In all known matter the constituent molecular and/or atomic structure is in an energy state of vibration or “excitement”. These phenomena cause the release of energy. Some of this energy is released when individual electrons drop to lower energy levels around their nuclei, emitting a small packet or quantum of energy (N.B. To retain its original energy level the atom would need to absorb exactly the same quantum: emission and absorption therefore being complementary).
However the main source of energy emission is thermal , or kinetic, agitation. The level of this internal kinetic energy (Kinetic meaning “derived from motion”) is manifest as the temperature of the matter and is proportional to it.
An object having no internal kinetic energy would therefore also have zero temperature. This level cannot be achieved in reality, but by extrapolation it is at around -273 degrees centigrade (°C) or Zero degrees Kelvin (°K).
At any temperature above 0 °K all matter in the known universe emits or “radiates” energy. This energy is known as Electromagnetic Radiation (EMR) and the measurement of it is termed Radiometry.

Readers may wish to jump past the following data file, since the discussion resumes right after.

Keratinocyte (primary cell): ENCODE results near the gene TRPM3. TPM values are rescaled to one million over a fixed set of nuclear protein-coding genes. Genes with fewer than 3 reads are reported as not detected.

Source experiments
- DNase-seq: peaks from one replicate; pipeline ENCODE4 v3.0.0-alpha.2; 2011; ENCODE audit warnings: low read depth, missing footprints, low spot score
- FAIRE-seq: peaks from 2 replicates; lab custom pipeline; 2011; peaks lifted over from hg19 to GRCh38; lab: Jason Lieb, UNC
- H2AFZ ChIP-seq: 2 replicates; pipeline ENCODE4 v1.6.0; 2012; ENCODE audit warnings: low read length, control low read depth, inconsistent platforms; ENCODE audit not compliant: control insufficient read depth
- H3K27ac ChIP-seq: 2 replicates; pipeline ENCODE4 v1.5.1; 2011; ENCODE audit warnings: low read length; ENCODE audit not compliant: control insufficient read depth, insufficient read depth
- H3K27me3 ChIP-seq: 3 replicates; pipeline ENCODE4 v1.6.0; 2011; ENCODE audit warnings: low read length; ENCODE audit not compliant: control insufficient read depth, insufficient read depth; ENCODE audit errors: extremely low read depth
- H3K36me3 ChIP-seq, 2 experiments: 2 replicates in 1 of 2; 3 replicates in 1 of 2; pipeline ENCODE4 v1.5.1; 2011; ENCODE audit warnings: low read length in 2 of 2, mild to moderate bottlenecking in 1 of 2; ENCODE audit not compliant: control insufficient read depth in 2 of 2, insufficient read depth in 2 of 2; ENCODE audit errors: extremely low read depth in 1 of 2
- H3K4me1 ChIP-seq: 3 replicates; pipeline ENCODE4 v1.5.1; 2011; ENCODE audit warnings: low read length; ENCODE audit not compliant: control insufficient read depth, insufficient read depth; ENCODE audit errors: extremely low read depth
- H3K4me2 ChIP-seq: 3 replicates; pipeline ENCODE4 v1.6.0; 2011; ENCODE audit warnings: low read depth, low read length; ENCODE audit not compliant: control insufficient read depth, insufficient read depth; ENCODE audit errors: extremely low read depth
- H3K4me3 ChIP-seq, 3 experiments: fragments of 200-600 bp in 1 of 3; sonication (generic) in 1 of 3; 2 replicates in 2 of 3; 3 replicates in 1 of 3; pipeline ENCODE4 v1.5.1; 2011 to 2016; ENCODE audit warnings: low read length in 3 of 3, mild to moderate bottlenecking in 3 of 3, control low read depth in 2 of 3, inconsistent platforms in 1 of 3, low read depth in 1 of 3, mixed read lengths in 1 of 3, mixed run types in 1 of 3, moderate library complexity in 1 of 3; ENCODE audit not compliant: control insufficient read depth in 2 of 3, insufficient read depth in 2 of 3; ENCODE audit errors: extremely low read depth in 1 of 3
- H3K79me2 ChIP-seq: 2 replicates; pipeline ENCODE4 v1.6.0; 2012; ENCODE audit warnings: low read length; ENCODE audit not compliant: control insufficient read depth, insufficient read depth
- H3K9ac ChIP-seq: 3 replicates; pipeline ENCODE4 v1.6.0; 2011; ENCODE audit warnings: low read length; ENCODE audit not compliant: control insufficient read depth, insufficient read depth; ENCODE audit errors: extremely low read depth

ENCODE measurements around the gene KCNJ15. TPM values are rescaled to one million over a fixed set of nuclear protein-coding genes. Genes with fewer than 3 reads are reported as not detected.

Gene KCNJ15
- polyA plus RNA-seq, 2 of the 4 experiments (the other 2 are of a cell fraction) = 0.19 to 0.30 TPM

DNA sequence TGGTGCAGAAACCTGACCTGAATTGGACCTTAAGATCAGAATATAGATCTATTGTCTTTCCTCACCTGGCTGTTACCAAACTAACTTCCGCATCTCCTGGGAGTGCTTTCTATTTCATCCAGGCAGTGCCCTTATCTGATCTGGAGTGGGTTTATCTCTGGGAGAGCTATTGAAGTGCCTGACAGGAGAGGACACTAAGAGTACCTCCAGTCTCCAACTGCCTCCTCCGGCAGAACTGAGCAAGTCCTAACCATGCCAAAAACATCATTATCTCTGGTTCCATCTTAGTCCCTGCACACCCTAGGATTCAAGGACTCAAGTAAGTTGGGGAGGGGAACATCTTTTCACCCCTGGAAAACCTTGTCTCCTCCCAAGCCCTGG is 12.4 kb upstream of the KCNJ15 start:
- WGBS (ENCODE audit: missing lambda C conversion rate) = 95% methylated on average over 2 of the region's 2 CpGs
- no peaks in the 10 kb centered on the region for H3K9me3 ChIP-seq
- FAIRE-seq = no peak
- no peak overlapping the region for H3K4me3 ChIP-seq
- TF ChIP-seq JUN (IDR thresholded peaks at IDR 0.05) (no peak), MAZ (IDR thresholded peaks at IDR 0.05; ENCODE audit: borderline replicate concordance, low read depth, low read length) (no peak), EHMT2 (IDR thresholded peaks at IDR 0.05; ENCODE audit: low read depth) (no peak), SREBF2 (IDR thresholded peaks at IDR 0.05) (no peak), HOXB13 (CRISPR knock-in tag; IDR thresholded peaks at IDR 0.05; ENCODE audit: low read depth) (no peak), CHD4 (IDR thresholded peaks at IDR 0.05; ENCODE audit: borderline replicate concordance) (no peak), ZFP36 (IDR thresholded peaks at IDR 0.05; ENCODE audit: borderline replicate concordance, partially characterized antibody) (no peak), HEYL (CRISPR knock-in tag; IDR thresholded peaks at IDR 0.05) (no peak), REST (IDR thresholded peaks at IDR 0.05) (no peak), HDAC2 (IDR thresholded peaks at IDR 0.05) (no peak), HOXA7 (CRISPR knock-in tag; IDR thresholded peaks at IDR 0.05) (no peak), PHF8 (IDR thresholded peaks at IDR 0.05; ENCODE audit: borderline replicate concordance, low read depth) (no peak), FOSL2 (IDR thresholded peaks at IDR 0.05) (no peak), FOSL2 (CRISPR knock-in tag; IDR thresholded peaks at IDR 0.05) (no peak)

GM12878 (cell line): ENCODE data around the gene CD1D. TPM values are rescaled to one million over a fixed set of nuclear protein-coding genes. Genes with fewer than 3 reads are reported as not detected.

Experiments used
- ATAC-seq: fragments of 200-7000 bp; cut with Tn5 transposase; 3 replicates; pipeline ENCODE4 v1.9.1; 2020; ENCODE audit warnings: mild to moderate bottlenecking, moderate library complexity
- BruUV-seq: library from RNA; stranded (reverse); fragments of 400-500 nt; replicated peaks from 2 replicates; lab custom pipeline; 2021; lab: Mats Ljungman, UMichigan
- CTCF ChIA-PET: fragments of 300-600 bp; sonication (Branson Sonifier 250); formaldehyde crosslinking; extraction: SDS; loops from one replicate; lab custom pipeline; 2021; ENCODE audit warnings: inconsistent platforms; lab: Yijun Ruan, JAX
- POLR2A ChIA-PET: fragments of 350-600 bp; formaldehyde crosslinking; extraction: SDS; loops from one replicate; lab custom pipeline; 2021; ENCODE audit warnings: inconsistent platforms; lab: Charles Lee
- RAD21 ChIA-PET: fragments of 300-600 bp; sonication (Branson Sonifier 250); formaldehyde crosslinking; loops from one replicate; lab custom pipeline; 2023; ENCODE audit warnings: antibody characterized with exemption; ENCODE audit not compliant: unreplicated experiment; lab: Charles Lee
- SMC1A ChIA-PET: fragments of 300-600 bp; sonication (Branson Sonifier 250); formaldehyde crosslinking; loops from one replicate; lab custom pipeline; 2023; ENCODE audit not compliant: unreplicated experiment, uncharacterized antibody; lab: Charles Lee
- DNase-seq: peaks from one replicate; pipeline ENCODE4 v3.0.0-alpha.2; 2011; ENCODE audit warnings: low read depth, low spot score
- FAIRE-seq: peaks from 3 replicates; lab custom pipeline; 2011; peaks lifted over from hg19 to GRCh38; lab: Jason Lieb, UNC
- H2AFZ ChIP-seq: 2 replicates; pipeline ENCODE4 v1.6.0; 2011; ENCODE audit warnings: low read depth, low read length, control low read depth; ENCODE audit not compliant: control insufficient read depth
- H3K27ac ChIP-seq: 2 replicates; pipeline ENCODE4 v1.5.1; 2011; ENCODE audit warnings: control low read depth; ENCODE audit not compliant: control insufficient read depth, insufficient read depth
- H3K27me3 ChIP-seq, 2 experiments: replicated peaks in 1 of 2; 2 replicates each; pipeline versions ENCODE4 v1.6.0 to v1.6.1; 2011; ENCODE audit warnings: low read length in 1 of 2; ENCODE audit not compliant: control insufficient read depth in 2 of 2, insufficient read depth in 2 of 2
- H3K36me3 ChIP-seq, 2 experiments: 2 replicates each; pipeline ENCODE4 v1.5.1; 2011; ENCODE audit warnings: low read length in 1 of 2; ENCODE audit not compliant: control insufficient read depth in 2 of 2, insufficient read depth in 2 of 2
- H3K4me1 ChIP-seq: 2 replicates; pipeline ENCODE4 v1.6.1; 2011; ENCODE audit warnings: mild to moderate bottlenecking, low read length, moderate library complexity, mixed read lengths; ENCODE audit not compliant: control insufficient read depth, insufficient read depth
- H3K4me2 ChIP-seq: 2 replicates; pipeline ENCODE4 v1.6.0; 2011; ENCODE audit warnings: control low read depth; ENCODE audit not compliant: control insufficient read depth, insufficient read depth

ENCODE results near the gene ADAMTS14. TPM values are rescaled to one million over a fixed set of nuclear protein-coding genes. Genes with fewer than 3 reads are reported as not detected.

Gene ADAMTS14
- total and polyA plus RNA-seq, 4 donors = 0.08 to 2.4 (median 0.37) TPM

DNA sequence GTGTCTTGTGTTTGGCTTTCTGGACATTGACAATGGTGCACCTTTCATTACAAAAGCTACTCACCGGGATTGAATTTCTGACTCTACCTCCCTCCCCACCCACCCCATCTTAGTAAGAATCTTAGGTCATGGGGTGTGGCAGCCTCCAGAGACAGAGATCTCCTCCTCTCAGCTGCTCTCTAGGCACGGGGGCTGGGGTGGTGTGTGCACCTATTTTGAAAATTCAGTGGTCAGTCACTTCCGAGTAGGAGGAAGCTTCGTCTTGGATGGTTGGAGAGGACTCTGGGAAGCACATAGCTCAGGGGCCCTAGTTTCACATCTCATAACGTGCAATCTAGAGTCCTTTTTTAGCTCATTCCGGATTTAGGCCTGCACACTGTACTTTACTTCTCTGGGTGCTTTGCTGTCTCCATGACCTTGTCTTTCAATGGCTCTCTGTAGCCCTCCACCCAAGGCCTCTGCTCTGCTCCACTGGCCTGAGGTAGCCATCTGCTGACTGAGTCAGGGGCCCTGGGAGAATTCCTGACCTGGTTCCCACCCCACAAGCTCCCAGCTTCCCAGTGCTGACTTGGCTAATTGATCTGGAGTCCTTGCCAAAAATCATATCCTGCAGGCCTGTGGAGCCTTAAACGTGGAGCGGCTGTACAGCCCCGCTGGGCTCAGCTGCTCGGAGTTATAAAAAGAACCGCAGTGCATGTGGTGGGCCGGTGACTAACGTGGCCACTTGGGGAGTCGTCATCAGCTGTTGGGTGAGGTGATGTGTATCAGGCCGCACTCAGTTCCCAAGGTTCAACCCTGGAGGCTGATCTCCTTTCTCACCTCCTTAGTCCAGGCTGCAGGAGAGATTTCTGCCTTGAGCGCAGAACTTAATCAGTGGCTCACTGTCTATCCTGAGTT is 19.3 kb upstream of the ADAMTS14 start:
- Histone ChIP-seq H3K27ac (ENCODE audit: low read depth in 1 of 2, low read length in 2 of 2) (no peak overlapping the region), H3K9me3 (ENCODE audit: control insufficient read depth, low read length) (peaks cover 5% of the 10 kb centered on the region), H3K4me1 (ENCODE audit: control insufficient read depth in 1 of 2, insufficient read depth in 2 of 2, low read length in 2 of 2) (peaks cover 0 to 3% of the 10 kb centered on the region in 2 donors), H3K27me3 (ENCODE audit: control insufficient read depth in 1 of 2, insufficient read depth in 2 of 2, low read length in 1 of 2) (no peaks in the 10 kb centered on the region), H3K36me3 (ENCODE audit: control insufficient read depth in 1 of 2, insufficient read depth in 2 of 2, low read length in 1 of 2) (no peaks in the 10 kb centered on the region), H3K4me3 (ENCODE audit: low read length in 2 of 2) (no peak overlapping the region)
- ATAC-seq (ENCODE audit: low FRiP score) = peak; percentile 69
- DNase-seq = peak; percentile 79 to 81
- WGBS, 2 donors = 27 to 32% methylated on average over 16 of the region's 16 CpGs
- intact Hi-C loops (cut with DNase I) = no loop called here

Some features of EMR
EMR travels across a vacuum at the velocity of light which is around 300,000 Kilometers (or 186,000 miles) a second.
It can be thought of in two ways, either as a waveform or as a stream of particles of energy (known as quanta or photons). We use both concepts in Imagery Analysis and Remote Sensing applications.
In dealing with EMR as a waveform some basic relationships become evident.
Fig1. Electromagnetic Waveform
a. There are two waveforms (Electric and magnetic) in synchrony but at 90 degrees to each other.
b. The velocity of light “c” (on the “distance” axis above) is fixed and determined as around 300,000 km/s .This is often alternatively expressed as 3X108m/s.
c. The wavelength “λ” (lambda) covers a complete cycle of the wave, i.e. from peak to through peak.
d. The frequency v (nu) is the number of wave cycles passing a given point in time (usually 1 second).
Thus as the wavelength gets longer, so the frequency gets lower and vice versa, since when multiplied together they must come to the fixed velocity constant “c”.